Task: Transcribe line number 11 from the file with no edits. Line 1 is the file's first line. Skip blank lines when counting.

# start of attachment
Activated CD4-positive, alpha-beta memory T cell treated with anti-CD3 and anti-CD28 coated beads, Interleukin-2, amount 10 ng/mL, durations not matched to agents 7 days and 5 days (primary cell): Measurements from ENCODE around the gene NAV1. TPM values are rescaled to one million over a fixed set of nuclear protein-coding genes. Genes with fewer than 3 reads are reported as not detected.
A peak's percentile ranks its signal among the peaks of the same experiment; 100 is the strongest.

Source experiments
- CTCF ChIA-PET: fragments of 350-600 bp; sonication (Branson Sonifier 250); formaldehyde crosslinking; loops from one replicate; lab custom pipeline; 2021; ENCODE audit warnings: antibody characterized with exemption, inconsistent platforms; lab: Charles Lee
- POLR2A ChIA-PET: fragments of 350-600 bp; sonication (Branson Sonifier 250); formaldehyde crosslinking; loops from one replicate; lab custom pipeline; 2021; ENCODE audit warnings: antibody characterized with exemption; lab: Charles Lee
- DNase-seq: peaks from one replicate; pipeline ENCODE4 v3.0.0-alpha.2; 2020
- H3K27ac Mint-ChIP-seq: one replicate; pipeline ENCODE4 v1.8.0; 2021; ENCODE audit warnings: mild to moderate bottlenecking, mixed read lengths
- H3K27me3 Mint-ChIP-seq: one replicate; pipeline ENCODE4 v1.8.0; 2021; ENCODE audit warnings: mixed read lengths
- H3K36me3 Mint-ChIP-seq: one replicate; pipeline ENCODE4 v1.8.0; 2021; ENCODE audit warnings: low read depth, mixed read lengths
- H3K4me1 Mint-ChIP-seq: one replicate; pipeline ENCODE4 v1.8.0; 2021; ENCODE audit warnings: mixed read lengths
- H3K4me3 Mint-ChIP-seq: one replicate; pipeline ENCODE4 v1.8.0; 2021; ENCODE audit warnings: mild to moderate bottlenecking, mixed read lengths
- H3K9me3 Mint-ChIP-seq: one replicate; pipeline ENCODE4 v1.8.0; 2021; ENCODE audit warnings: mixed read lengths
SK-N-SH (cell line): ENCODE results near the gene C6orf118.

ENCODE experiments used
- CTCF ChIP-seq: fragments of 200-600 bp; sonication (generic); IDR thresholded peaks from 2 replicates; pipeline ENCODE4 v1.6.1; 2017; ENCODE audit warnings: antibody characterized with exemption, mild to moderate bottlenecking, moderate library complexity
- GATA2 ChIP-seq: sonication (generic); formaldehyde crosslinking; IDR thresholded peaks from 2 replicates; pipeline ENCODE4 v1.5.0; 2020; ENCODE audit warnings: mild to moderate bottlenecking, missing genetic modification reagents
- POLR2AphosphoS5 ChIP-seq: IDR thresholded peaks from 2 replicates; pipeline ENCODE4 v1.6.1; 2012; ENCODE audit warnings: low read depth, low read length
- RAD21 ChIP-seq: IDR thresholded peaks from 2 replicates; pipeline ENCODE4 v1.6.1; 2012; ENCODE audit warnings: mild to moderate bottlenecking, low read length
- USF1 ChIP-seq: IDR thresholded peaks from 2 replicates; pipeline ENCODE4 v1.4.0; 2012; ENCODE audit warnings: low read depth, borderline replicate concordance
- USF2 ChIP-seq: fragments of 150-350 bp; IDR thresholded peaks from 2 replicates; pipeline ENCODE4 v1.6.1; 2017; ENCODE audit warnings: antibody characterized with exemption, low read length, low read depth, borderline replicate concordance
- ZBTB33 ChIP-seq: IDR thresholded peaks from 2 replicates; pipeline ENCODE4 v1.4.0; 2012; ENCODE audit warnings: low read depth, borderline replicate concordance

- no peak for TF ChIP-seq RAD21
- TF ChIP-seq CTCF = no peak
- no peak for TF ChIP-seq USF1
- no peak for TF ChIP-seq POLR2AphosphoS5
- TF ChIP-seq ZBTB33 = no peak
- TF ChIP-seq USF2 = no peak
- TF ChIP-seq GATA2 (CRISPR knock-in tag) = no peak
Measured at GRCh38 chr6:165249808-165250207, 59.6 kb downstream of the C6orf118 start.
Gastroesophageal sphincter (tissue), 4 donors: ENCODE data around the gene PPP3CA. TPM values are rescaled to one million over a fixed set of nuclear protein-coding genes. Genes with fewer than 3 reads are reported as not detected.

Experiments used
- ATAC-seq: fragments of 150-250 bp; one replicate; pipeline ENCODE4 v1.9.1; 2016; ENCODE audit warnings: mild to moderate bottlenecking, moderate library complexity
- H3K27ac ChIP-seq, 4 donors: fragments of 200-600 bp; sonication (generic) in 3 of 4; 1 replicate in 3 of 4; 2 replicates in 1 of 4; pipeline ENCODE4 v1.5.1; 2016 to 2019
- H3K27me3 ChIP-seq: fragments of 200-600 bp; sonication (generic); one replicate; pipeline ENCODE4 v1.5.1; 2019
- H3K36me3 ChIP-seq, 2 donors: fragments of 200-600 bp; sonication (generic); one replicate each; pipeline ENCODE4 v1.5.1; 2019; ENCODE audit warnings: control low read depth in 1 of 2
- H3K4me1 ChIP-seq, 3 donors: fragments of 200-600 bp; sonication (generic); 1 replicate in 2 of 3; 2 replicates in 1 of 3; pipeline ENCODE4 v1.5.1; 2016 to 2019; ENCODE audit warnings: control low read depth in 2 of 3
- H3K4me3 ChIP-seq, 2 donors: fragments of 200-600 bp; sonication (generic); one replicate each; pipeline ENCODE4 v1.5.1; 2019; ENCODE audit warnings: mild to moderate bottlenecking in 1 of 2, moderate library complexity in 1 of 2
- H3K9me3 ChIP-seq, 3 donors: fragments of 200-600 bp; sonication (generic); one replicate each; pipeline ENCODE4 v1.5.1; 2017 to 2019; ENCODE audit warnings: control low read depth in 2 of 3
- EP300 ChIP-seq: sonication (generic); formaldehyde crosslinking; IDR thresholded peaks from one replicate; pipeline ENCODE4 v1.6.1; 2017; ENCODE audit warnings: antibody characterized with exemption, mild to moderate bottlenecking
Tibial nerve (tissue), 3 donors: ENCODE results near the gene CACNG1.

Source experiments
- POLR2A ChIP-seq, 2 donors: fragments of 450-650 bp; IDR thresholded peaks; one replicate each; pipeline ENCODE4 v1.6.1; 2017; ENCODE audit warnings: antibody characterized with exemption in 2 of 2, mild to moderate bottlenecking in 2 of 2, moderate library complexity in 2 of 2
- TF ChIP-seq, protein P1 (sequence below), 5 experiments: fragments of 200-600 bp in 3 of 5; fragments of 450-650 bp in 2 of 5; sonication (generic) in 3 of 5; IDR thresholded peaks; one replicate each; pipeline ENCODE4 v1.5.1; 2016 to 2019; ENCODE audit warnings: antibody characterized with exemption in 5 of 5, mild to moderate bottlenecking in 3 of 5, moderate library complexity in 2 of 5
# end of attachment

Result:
- H3K4me3 Mint-ChIP-seq: one replicate; pipeline ENCODE4 v1.8.0; 2021; ENCODE audit warnings: mild to moderate bottlenecking, mixed read lengths